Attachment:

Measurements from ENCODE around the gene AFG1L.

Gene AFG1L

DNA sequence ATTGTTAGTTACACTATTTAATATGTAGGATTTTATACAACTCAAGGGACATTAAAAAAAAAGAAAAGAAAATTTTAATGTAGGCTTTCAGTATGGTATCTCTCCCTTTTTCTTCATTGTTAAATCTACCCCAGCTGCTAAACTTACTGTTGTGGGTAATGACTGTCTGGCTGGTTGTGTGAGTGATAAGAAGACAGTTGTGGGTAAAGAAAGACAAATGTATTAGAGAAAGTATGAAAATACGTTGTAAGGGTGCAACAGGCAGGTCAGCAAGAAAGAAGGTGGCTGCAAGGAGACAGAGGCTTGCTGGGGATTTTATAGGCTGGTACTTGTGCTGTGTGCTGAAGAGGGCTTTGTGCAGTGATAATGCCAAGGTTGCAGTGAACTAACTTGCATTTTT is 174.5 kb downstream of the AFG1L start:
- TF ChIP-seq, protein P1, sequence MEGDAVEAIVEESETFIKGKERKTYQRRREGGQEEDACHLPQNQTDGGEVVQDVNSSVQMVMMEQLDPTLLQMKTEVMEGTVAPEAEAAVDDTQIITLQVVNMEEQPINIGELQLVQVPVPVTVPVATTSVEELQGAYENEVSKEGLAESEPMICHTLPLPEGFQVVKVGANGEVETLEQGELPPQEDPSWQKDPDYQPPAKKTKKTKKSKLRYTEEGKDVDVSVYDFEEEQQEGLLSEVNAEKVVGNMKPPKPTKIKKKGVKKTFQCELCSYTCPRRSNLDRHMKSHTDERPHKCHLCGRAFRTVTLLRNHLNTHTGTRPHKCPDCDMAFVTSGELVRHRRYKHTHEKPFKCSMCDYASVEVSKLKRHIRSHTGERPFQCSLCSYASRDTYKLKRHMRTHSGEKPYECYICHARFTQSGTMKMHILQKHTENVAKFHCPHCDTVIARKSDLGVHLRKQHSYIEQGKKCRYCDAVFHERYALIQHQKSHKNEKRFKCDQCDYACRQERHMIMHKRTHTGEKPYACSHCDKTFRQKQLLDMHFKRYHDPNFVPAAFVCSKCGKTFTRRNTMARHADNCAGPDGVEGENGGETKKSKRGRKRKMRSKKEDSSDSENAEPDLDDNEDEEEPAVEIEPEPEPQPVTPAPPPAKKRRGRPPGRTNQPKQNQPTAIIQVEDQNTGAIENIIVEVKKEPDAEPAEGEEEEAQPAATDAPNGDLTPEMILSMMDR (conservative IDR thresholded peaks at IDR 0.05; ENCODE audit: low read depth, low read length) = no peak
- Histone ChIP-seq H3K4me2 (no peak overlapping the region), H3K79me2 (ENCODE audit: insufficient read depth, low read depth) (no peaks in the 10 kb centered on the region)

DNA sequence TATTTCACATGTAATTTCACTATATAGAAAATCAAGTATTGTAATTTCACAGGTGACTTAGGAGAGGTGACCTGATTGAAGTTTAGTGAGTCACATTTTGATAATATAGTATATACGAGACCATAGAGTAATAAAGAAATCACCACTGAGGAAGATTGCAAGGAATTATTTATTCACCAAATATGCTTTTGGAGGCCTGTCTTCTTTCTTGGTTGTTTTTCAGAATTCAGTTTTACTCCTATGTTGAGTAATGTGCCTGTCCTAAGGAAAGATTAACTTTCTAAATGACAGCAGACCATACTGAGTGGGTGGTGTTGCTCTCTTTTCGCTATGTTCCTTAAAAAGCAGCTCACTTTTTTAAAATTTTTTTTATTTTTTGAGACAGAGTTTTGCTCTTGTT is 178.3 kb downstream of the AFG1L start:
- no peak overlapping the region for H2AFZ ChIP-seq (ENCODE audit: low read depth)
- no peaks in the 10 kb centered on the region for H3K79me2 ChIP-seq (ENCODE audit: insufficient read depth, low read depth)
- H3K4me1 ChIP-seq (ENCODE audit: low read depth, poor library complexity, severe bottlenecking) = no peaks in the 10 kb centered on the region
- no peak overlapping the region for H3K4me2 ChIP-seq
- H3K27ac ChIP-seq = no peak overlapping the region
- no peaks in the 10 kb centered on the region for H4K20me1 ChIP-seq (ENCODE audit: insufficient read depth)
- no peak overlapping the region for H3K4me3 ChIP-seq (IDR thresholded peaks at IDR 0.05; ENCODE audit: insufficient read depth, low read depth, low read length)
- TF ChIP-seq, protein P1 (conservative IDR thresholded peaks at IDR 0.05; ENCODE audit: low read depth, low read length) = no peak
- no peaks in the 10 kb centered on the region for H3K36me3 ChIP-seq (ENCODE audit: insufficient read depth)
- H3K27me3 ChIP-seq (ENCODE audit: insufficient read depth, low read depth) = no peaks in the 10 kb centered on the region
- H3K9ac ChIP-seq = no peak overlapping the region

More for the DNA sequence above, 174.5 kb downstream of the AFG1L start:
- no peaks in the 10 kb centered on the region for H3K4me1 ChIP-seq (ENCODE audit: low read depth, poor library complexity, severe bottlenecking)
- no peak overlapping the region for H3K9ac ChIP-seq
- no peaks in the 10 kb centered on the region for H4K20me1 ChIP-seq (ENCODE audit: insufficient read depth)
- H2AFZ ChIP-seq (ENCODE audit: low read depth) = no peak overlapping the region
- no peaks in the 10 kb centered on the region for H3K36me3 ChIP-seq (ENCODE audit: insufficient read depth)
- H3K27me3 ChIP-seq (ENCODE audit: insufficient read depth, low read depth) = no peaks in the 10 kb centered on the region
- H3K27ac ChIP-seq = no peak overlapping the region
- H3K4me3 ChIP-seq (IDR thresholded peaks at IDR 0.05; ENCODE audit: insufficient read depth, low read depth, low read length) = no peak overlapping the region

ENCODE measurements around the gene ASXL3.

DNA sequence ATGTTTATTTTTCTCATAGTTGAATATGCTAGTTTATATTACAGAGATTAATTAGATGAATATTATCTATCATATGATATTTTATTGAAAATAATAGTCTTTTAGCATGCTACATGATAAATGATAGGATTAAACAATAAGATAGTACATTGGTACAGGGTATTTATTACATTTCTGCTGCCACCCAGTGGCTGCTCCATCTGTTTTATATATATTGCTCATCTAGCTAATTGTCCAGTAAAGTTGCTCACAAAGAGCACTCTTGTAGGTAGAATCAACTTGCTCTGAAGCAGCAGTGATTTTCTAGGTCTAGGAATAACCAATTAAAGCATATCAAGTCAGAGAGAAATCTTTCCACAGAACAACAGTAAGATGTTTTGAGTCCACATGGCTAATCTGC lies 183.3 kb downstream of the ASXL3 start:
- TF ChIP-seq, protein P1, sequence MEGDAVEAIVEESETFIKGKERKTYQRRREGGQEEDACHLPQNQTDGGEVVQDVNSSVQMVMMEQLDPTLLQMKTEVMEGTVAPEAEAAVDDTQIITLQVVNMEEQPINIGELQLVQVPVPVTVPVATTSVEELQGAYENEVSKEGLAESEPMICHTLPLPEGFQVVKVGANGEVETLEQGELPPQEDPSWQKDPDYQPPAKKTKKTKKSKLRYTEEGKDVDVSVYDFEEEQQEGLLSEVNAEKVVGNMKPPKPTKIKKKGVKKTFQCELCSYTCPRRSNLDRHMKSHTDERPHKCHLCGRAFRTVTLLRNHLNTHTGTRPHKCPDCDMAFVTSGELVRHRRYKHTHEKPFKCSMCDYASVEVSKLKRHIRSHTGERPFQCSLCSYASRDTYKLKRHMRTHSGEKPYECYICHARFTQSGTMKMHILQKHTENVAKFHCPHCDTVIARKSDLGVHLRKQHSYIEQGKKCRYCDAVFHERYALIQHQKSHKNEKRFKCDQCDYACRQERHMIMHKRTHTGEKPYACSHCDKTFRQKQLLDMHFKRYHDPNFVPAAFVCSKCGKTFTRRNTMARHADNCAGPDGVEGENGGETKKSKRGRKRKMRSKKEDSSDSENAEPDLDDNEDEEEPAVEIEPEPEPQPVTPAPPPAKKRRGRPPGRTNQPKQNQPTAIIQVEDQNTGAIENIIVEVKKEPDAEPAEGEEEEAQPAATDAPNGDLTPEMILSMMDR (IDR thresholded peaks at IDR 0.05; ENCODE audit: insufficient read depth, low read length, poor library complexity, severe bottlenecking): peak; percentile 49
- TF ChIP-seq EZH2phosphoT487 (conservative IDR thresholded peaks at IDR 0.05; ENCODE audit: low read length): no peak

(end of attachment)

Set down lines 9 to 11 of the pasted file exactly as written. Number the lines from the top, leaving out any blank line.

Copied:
- H3K4me1 ChIP-seq (ENCODE audit: low read depth, poor library complexity, severe bottlenecking) = no peaks in the 10 kb centered on the region
- no peak overlapping the region for H3K4me2 ChIP-seq
- H3K27ac ChIP-seq = no peak overlapping the region